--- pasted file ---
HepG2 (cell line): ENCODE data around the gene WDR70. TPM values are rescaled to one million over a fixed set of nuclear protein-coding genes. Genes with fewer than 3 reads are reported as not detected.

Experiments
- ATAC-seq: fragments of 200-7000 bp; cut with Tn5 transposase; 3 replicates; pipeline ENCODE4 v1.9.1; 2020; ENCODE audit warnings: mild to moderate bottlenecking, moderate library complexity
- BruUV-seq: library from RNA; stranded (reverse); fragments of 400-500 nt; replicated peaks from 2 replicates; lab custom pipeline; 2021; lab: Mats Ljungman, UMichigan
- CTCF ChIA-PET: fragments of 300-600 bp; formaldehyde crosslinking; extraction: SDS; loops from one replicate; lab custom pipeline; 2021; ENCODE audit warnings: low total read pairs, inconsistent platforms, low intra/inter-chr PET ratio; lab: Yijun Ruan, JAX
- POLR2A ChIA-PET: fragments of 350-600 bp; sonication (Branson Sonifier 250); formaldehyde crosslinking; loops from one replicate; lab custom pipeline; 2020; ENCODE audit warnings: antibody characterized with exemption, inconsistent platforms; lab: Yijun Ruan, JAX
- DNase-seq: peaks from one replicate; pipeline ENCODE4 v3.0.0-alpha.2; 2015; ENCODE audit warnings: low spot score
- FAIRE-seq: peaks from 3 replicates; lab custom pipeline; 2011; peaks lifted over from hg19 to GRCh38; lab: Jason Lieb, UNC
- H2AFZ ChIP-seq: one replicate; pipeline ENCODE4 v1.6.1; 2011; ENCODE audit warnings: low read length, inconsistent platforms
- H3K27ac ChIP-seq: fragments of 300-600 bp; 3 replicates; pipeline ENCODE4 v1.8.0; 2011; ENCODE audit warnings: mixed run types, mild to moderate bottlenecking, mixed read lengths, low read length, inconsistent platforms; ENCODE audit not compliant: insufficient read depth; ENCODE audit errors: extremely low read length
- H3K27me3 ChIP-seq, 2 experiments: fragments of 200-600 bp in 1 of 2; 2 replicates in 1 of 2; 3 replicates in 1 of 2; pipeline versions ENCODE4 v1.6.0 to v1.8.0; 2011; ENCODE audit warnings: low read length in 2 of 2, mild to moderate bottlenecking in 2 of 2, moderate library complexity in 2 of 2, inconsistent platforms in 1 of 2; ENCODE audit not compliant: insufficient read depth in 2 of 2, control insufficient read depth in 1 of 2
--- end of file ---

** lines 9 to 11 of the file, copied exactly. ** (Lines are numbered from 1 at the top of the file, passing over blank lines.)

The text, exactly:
- H2AFZ ChIP-seq: one replicate; pipeline ENCODE4 v1.6.1; 2011; ENCODE audit warnings: low read length, inconsistent platforms
- H3K27ac ChIP-seq: fragments of 300-600 bp; 3 replicates; pipeline ENCODE4 v1.8.0; 2011; ENCODE audit warnings: mixed run types, mild to moderate bottlenecking, mixed read lengths, low read length, inconsistent platforms; ENCODE audit not compliant: insufficient read depth; ENCODE audit errors: extremely low read length
- H3K27me3 ChIP-seq, 2 experiments: fragments of 200-600 bp in 1 of 2; 2 replicates in 1 of 2; 3 replicates in 1 of 2; pipeline versions ENCODE4 v1.6.0 to v1.8.0; 2011; ENCODE audit warnings: low read length in 2 of 2, mild to moderate bottlenecking in 2 of 2, moderate library complexity in 2 of 2, inconsistent platforms in 1 of 2; ENCODE audit not compliant: insufficient read depth in 2 of 2, control insufficient read depth in 1 of 2